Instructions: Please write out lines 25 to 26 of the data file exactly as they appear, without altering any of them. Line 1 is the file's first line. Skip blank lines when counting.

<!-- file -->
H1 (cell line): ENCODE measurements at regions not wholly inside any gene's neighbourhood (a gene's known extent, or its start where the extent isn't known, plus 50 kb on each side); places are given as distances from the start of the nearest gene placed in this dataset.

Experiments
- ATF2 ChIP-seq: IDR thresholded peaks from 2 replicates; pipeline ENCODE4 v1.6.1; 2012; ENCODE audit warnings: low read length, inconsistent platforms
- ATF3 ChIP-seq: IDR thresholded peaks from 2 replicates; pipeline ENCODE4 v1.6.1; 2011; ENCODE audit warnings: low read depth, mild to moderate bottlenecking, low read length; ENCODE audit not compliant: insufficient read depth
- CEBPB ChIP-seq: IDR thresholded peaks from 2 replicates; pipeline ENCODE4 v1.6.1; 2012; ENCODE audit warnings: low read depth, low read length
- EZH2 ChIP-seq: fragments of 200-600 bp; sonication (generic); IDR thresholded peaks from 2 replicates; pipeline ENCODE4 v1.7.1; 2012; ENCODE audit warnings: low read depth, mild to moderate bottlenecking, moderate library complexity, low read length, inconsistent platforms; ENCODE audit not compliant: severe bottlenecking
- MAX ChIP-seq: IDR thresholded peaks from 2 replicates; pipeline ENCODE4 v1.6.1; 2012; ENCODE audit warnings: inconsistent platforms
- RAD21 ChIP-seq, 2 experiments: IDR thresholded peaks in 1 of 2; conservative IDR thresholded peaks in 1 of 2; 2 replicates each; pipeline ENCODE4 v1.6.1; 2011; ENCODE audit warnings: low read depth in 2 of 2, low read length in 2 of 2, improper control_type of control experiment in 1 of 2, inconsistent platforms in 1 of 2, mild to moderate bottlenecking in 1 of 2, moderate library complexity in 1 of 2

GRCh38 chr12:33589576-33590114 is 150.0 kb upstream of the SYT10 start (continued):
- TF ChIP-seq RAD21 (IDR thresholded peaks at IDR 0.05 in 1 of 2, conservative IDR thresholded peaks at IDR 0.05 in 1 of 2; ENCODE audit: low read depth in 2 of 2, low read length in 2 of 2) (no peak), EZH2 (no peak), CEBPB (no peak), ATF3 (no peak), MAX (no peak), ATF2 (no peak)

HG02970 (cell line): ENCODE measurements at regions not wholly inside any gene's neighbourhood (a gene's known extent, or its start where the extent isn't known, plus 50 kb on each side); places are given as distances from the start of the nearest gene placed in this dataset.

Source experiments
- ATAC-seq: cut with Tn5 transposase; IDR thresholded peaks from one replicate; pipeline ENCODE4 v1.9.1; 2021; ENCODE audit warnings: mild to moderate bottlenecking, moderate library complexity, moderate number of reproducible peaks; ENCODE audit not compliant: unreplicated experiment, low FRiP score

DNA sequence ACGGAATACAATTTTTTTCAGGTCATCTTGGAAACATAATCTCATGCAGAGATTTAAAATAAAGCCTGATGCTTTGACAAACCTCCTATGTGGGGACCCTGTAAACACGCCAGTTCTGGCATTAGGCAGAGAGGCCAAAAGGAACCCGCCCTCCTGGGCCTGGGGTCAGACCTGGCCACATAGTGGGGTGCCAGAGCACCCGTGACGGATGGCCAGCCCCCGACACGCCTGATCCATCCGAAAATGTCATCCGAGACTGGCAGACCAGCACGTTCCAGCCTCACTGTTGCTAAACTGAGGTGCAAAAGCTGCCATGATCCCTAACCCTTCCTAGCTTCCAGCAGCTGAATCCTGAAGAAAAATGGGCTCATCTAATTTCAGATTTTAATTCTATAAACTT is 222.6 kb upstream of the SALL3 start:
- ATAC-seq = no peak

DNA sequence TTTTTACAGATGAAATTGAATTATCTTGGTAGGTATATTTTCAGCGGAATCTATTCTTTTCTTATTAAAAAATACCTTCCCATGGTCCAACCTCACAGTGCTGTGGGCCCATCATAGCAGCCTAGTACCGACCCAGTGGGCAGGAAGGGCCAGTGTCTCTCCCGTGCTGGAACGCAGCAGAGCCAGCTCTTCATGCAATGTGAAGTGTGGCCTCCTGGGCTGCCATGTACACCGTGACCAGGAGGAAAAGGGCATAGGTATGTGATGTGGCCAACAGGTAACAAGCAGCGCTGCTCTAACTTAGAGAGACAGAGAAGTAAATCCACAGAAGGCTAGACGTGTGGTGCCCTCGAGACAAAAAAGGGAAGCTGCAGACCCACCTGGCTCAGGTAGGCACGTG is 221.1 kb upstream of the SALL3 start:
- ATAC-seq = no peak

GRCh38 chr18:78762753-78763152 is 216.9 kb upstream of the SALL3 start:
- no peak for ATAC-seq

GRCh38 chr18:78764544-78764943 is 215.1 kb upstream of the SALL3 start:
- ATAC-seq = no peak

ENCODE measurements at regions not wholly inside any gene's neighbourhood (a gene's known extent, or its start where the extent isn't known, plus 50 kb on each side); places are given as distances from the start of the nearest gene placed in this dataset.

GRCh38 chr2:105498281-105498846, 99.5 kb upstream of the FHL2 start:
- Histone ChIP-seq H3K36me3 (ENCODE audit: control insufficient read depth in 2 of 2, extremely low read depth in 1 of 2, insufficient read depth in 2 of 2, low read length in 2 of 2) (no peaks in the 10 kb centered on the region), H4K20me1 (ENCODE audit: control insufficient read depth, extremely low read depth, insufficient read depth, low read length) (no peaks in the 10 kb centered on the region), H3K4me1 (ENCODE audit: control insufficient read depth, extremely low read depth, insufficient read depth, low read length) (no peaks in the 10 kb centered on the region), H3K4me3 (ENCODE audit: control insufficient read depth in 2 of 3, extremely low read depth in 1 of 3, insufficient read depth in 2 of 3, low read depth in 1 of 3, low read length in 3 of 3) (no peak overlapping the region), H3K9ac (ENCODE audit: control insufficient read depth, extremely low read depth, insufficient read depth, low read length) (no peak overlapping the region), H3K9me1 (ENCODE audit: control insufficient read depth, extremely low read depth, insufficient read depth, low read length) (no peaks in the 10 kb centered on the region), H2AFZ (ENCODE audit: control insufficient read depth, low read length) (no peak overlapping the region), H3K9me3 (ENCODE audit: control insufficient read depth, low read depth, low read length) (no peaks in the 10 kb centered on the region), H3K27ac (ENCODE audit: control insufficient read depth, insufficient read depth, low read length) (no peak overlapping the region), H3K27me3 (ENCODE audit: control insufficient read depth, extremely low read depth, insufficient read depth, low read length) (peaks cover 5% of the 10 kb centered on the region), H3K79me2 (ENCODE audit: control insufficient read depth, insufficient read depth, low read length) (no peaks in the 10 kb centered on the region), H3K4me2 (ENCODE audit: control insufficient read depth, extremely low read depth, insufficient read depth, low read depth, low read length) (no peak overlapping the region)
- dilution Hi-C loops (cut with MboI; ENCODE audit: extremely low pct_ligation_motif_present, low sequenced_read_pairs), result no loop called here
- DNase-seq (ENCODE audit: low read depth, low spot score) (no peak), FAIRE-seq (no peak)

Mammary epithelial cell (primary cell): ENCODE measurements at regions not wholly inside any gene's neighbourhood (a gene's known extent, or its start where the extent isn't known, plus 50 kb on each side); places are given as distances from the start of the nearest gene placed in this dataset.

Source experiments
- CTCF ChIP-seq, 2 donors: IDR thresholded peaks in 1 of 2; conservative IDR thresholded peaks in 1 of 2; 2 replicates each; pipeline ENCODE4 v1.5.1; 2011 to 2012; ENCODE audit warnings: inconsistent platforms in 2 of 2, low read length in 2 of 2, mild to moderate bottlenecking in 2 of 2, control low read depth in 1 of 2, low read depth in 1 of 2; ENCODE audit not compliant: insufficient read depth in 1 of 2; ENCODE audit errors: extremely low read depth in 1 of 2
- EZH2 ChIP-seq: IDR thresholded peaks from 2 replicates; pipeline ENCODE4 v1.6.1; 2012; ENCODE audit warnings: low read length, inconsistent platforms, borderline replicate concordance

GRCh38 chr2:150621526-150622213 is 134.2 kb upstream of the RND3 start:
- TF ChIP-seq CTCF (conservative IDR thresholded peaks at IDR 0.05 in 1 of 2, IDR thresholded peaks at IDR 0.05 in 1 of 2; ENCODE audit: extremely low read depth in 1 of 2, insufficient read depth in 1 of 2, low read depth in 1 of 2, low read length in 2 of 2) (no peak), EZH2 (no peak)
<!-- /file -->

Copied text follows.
- dilution Hi-C loops (cut with MboI; ENCODE audit: extremely low pct_ligation_motif_present, low sequenced_read_pairs), result no loop called here
- DNase-seq (ENCODE audit: low read depth, low spot score) (no peak), FAIRE-seq (no peak)